Markets await US September payroll report
02/Oct/2015 • Currency Updates•
Yesterday was a mostly dull day in currency markets, as traders were unwilling to commit before the critical US payroll report, which is to be released today. Another strong number here will seal the case for a Federal Reserve interest rate hike before year end, and put further downward pressure on the US Dollar and Sterling.
It was a very uneventful day for Sterling, with no major economic data releases or monetary policy announcements. As such Sterling remained mostly flat against the Dollar.
Today will be a rather muted day to end the week in the UK, with the construction PMI from Markit the only major data release. Attention will shift firmly to the US and the release of the latest labour report.
No surprises in the Eurozone manufacturing PMI, which came out exactly as expected at a modestly strong 52. The Euro also traded in a tight range against all major currencies, ending the day slightly higher against the Greenback.
The main data point out of the Eurozone today will be the producer price index at 10am London time. Prices received by domestic producers in the Euro-area have remained negative year-on-year every month since September 2013. However, this announcement will more than likely be overshadowed by events in the US this afternoon.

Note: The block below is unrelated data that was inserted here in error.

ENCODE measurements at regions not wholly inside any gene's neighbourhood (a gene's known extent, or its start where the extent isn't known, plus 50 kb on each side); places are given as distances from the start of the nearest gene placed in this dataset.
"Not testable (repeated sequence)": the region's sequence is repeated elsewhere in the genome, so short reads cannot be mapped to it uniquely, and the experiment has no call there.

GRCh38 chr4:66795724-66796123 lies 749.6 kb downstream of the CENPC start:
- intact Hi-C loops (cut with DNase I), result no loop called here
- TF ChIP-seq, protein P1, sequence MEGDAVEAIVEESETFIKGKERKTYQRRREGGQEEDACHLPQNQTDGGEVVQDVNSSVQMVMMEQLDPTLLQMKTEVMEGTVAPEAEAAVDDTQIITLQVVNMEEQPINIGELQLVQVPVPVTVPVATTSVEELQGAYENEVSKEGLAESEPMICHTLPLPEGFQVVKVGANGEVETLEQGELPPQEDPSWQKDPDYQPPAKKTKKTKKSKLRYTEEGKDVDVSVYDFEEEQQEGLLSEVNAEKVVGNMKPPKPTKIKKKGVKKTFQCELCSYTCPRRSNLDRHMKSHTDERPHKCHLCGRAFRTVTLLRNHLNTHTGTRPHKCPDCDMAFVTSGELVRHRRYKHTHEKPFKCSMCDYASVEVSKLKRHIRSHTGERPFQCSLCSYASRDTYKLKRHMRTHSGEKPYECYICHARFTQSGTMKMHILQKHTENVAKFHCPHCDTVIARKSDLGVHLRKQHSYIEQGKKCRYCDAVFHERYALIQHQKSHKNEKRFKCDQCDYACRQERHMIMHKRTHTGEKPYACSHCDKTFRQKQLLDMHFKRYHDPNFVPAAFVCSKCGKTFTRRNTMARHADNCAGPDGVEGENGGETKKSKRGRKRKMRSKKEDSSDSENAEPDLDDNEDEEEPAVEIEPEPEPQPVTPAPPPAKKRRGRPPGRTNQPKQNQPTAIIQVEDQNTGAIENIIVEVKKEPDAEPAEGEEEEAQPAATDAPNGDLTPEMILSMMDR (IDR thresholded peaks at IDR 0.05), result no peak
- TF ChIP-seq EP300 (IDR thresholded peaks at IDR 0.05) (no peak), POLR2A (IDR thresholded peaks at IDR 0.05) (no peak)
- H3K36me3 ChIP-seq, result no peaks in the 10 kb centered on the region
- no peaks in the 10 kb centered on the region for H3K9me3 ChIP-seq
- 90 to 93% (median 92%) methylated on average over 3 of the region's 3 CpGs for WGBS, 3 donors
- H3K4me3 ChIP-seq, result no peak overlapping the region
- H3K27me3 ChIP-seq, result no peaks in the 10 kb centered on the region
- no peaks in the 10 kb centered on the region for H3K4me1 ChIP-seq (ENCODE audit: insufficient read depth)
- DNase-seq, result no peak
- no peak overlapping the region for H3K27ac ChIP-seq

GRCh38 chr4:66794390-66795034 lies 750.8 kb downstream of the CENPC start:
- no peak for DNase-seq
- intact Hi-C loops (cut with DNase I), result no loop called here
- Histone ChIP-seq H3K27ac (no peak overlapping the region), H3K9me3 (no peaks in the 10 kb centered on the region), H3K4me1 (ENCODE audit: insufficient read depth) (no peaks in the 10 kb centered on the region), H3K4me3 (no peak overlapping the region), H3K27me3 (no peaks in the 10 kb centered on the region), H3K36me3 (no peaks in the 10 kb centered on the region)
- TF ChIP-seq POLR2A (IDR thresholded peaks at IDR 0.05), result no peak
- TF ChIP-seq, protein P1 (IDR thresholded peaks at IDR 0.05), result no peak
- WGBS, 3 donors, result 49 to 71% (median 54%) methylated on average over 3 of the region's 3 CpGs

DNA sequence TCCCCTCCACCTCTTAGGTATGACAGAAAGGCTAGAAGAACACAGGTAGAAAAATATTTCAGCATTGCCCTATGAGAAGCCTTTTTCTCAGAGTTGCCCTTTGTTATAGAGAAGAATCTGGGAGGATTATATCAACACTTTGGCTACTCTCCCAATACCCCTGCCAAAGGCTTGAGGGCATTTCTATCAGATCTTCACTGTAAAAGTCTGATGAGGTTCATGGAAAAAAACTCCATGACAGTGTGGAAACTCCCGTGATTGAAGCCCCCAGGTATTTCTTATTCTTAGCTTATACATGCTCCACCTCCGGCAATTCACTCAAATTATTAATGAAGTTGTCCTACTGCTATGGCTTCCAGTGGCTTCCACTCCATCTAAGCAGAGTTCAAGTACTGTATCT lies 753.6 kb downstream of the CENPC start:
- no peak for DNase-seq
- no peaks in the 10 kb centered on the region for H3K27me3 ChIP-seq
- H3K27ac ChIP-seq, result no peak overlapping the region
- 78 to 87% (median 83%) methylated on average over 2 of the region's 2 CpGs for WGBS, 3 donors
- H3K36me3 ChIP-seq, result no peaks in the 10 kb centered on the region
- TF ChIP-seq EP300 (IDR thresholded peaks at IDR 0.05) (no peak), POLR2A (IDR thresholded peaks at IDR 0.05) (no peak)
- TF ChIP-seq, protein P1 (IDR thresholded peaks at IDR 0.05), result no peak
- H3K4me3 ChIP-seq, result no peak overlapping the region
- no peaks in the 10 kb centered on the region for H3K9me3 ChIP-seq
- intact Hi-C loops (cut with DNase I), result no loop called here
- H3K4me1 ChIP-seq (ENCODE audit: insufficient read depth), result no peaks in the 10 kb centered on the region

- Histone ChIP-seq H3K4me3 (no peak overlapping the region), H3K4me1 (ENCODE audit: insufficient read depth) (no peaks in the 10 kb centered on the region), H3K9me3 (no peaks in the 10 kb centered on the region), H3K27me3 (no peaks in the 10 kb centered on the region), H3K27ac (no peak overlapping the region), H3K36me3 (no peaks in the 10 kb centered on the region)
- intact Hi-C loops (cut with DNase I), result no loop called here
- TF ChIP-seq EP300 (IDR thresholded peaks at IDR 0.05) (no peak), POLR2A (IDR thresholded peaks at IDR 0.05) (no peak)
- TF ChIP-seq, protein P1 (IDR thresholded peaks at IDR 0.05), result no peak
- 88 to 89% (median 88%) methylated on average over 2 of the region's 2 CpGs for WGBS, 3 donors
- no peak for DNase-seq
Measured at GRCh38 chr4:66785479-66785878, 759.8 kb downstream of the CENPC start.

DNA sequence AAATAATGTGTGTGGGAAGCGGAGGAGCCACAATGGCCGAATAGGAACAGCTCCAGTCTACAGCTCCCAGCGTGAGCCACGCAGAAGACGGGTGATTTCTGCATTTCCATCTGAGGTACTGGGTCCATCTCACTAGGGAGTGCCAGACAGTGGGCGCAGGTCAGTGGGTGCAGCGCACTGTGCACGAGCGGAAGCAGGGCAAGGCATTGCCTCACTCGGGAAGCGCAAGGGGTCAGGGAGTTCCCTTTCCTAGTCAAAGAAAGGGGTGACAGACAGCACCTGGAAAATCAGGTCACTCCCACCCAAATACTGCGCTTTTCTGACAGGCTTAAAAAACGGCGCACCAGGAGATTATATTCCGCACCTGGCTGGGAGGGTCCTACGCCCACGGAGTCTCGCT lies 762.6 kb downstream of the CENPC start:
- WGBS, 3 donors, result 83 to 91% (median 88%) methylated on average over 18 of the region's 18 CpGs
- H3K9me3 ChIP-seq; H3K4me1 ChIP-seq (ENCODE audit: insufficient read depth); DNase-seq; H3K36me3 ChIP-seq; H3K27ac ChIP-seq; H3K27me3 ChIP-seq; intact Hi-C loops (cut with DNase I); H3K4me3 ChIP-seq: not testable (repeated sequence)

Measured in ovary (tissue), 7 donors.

We saw another string of solid second-tier numbers out of the US last night. Jobless claims, the manufacturing PMI sentiment index and vehicle sales all came at or above expectations. The Dollar, however, traded in a narrow range as traders remained focused in today’s all-important payroll report.
We’ll see the release of the latest labour report from the US Department of Labor at 1.30pm today. The nonfarm payrolls figure for September will, as always, be a big market mover. The unemployment rate and average earnings will also be in sharp focus among USD traders. A strong nonfarm payrolls figure, and generally positive report, would provide further weight to the argument that the Federal Reserve should begin normalising interest rates later this year.
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